Owens put it to Roberts-Smith “you deliberately kept secret and classified material at your home knowing it could imperil Australia’s national security”.
“That’s a stretch too far,” Roberts-Smith said.
“I believe it’s the wrong thing to do. I accept that. To state that it endangers our national security is a stretch too far.”
Journalists and whistleblowers have been charged by police for the offence of possessing secret and classified documents.
Roberts-Smith also told the court he failed to provide relevant documents during discovery in the lead-up to the defamation trial out of “naivete” of the legal process.
Roberts-Smith said he “zero-wiped” the hard-drive of his laptop computer, just five days after being instructed not to by his lawyers, and six days after 60 Minutes broadcast allegations he had buried USBs with classified documents and photos from Afghanistan.
He said he planned to trade the computer in and felt he needed to wipe it to protect his security. Previously, he told the court, he had poured petrol on computers and burned them to destroy hard-drives, but he wanted to trade this computer in.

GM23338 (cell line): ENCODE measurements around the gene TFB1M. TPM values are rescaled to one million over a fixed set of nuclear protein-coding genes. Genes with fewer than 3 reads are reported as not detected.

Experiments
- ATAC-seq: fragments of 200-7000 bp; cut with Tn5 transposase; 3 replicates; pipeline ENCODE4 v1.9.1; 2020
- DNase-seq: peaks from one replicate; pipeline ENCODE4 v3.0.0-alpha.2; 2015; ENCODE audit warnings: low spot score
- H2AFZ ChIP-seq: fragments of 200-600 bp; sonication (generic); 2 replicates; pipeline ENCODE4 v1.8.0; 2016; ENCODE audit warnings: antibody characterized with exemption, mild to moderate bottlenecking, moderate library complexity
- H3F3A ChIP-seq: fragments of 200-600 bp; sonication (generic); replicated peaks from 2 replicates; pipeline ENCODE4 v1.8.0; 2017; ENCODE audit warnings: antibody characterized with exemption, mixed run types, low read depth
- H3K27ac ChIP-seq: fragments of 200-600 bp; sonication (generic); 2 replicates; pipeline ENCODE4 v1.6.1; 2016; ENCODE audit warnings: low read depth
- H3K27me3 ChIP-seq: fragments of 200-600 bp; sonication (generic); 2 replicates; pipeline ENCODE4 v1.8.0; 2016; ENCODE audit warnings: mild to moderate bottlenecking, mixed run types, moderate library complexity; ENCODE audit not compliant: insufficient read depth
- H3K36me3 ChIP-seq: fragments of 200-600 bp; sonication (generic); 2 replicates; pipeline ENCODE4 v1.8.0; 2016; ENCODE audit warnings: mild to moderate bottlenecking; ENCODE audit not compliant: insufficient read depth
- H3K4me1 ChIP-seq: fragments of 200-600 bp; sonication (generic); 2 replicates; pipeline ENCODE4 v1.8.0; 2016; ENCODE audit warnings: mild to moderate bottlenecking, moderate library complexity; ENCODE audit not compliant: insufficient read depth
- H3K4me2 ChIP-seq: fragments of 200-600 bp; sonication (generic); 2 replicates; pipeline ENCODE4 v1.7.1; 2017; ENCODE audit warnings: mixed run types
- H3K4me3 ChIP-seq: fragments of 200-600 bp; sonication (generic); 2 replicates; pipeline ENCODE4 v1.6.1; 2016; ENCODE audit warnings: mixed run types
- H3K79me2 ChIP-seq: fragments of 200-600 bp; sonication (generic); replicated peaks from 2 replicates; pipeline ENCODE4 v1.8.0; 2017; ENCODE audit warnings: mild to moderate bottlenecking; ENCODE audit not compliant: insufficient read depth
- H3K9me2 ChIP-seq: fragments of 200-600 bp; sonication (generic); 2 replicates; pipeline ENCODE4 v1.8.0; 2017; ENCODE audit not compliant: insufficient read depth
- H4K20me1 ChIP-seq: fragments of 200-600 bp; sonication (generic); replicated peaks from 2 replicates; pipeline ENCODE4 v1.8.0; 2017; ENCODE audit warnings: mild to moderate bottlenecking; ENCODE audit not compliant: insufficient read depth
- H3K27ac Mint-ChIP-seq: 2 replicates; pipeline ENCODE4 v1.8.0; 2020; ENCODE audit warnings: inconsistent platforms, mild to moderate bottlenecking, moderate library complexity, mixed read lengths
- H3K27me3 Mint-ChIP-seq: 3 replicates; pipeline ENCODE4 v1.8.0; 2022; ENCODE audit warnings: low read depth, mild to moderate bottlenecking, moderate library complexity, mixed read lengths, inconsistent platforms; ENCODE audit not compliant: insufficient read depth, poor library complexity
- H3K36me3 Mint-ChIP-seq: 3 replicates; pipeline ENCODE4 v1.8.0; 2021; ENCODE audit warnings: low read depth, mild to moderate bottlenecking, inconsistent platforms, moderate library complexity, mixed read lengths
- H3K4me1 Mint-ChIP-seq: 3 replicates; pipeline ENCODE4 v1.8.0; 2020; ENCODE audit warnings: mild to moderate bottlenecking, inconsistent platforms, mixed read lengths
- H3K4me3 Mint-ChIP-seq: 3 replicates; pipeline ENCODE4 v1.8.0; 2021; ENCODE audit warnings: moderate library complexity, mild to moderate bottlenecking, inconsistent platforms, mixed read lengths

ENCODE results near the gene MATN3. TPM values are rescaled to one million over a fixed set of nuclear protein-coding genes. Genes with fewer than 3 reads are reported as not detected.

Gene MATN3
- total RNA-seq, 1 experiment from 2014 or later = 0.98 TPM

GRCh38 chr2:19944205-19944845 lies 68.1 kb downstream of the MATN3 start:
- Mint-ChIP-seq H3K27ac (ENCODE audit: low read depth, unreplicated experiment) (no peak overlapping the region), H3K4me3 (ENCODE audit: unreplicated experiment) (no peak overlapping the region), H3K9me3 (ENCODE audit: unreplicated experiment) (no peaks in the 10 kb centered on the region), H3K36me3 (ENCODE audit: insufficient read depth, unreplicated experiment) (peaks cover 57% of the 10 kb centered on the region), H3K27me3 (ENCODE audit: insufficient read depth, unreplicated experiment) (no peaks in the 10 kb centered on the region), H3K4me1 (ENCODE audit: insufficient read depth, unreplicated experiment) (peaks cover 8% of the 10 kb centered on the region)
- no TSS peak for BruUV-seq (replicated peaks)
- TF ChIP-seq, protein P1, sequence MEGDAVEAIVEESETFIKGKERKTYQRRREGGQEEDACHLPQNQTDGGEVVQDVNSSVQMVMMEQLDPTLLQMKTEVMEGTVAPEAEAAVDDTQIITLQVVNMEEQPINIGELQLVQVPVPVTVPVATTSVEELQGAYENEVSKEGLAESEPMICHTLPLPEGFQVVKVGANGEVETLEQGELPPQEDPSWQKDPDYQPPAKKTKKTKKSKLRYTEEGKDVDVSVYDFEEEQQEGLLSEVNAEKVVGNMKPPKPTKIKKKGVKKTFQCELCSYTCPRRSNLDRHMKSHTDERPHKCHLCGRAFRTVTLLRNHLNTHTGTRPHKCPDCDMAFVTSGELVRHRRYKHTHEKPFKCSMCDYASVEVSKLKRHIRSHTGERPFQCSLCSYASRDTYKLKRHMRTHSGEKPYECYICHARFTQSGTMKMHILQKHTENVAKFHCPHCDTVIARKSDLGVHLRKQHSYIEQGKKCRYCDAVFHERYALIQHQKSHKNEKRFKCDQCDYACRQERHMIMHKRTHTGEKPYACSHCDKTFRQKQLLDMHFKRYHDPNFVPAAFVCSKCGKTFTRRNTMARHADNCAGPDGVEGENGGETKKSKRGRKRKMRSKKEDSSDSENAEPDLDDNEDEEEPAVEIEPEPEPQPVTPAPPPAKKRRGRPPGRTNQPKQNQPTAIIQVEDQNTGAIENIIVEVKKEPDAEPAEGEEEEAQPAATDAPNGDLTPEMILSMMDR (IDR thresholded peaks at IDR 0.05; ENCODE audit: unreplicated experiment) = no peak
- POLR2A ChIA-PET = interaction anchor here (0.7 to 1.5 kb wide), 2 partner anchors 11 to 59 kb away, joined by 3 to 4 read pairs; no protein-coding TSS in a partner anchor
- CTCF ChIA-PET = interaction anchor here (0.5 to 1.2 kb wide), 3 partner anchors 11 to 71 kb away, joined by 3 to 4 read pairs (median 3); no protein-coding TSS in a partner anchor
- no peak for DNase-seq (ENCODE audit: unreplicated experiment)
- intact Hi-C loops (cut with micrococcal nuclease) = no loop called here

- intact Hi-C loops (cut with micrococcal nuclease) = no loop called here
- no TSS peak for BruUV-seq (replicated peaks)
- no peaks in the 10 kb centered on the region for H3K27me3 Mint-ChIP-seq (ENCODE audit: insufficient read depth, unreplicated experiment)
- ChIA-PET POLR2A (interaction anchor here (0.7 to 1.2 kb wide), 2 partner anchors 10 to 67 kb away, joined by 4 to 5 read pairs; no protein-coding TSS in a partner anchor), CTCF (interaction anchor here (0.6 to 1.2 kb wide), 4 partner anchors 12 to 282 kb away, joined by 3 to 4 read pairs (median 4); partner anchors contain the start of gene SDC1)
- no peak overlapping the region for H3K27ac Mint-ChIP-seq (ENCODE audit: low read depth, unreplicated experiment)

On Thursday afternoon, Roberts-Smith was interrogated about a mission at the Chora Pass in 2006, an action for which he would ultimately receive the Medal for Gallantry after a fierce firefight against an approaching Taliban force.
Owens put it to Roberts-Smith that he had misrepresented his actions at Chora Pass – in particular around the killing of a young man he believed to be a “spotter’, or forward scout, for the Taliban. The court heard Roberts-Smith was inconsistent in his reporting of the action and sought to silence those who might have undermined his version of events.
“You did not want the Australian public to find out you’d won a medal for shooting an unarmed teenager?” Owens put to Roberts-Smith.
“Not only do I find that a disgusting comment, it’s completely false,” Roberts-Smith replied.
The court also heard about an alleged bullying campaign against another soldier – Person 1 – who, the court was told, Roberts-Smith derided as a “useless cunt” and a “coward”.
Roberts-Smith said on Thursday he never disparaged his comrade in those terms but agreed he had told others Person 1 was an incompetent soldier.
The court also heard that on USB sticks in Roberts-Smith’s possession was an image of a penis with wings attached and the words “Welcome to Tizak”. The image, believed to have been drawn by another soldier, was an apparent parody of the SAS emblem – a winged dagger bearing the motto “Who dares wins”.
Roberts-Smith is suing the Age, the Sydney Morning Herald and the Canberra Times for defamation over a series of reports published in 2018. He alleges the reports are defamatory because they portray him as someone who “broke the moral and legal rules of military engagement” and committed war crimes, including six allegations of murder.
The 42-year-old has consistently denied the allegations, saying they are “false”, “baseless” and “completely without any foundation in truth”. The newspapers are defending their reporting as true.